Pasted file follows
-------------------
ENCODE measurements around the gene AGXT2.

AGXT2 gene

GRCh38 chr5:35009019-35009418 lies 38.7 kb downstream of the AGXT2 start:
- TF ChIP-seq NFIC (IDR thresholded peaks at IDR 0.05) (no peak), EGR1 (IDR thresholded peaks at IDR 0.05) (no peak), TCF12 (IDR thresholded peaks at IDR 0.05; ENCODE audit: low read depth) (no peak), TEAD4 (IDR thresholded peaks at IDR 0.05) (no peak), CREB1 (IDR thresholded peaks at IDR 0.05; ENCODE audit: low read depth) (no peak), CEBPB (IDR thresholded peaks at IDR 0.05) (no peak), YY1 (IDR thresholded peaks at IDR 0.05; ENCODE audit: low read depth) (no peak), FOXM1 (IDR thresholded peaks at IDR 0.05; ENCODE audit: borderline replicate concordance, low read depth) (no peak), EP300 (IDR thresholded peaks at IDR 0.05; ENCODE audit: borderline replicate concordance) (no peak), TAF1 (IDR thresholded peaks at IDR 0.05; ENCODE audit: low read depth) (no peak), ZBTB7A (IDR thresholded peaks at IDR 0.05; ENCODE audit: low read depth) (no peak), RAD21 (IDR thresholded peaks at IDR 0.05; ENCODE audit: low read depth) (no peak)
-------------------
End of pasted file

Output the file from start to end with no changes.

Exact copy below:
ENCODE measurements around the gene AGXT2.

AGXT2 gene

GRCh38 chr5:35009019-35009418 lies 38.7 kb downstream of the AGXT2 start:
- TF ChIP-seq NFIC (IDR thresholded peaks at IDR 0.05) (no peak), EGR1 (IDR thresholded peaks at IDR 0.05) (no peak), TCF12 (IDR thresholded peaks at IDR 0.05; ENCODE audit: low read depth) (no peak), TEAD4 (IDR thresholded peaks at IDR 0.05) (no peak), CREB1 (IDR thresholded peaks at IDR 0.05; ENCODE audit: low read depth) (no peak), CEBPB (IDR thresholded peaks at IDR 0.05) (no peak), YY1 (IDR thresholded peaks at IDR 0.05; ENCODE audit: low read depth) (no peak), FOXM1 (IDR thresholded peaks at IDR 0.05; ENCODE audit: borderline replicate concordance, low read depth) (no peak), EP300 (IDR thresholded peaks at IDR 0.05; ENCODE audit: borderline replicate concordance) (no peak), TAF1 (IDR thresholded peaks at IDR 0.05; ENCODE audit: low read depth) (no peak), ZBTB7A (IDR thresholded peaks at IDR 0.05; ENCODE audit: low read depth) (no peak), RAD21 (IDR thresholded peaks at IDR 0.05; ENCODE audit: low read depth) (no peak)